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A Vote for No One

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More than 50,000 North Carolina residents who voted in the Tuesday's Republican presidential primary opted for 'no preference' on their ballot, or 5.2 percent. That marks the second highest percentage of those who have done so in the 40 years of the modern primary era, behind the 9.8 percent who indicated no preference during George H.W. Bush's rout over Pat Buchanan in the state twenty years ago in 1992. In 2008, 4.0 percent were likewise noncommittal, with 1.7 percent voting no preference in 2000, 3.8 percent in 1996, 1.0 percent in 1988, 2.7 percent in 1980, and 1.7 percent in 1976.

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1 Comment


  • I vote for no one, Thats my choice. Wont make a difference if I did. There are 2 sets of laws one for the working man and another set for the politicians. I will never vote for these criminals. It makes me want to puke listening to their token speeches and the people actually fall for this .

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    Remains of the Data

    Strange Bedfellows: A Historical Review of Divided US Senate Delegations

    Over the last century, states have been twice as likely to be represented by a single political party in the U.S. Senate than have a split delegation; only Delaware, Iowa, and Illinois have been divided more than half the time.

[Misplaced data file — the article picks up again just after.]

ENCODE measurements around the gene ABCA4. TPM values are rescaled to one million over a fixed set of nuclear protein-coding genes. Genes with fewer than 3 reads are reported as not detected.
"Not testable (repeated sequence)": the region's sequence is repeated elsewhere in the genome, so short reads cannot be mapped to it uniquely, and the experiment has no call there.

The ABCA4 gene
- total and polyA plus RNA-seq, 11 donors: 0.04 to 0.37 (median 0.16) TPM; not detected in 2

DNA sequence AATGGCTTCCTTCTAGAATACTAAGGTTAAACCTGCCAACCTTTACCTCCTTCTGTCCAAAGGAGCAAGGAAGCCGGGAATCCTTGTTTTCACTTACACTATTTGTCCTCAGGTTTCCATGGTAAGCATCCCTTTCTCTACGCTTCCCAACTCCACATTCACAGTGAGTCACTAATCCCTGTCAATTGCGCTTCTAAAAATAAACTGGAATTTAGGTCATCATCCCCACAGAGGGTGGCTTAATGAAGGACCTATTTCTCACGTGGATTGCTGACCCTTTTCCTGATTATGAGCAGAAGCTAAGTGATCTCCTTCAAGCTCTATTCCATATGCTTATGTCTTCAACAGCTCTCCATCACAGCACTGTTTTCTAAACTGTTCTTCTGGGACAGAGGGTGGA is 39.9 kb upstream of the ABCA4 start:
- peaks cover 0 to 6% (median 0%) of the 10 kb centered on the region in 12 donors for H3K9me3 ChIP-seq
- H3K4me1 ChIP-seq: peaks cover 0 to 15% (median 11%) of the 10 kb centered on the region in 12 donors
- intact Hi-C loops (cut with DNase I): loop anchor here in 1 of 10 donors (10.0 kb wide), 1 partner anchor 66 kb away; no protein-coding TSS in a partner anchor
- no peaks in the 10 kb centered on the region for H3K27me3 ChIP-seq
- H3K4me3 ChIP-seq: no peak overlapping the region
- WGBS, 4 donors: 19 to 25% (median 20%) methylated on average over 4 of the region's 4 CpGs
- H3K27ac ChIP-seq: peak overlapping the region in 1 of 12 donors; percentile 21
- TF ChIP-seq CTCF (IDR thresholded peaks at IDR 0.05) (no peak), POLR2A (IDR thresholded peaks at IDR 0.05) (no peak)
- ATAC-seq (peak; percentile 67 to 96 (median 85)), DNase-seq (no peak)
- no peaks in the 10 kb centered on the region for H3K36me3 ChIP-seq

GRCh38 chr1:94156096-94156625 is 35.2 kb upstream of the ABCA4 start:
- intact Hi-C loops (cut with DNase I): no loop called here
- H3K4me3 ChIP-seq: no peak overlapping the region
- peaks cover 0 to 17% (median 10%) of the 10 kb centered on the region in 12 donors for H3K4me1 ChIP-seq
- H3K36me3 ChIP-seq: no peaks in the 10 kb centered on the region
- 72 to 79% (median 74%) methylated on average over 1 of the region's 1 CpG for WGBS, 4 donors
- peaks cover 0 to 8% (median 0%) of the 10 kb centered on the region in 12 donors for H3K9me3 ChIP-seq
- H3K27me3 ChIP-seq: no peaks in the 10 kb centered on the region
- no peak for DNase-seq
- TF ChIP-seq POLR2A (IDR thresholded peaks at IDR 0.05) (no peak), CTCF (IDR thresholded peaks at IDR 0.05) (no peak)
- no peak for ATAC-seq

Political Crumbs

    Haugh to Reach New Heights

    The North Carolina U.S. Senate race between Democratic incumbent Kay Hagan and Republican Thom Tillis may go down to the wire next Tuesday, but along the way Libertarian nominee Sean Haugh is poised to set a state record for a non-major party candidate. Haugh, who previously won 1.5 percent of the vote in the Tar Heel State's 2002 race, has polled at or above five percent in 10 of the last 12 polls that included his name. The current high water mark for a third party or independent candidate in a North Carolina U.S. Senate election is just 3.3 percent, recorded by Libertarian Robert Emory back in 1992. Only one other candidate has eclipsed the three percent mark - Libertarian Christopher Cole with 3.1 percent in 2008.


    Gubernatorial Highs and Lows

    Two sitting governors currently hold the record for the highest gubernatorial vote ever received in their respective states by a non-incumbent: Republican Matt Mead of Wyoming (65.7 percent in 2010) and outgoing GOPer Dave Heineman of Nebraska (73.4 percent in 2006). Republican Gary Herbert of Utah had not previously won a gubernatorial contest when he notched a state record 64.1 percent for his first victory in 2010, but was an incumbent at the time after ascending to the position in 2009 after the early departure of Jon Huntsman. Meanwhile, two sitting governors hold the record in their states for the lowest mark ever recorded by a winning gubernatorial candidate (incumbent or otherwise): independent-turned-Democrat Lincoln Chafee of Rhode Island (36.1 percent in 2010) and Democrat Terry McAuliffe of Virginia (47.8 percent in 2013).


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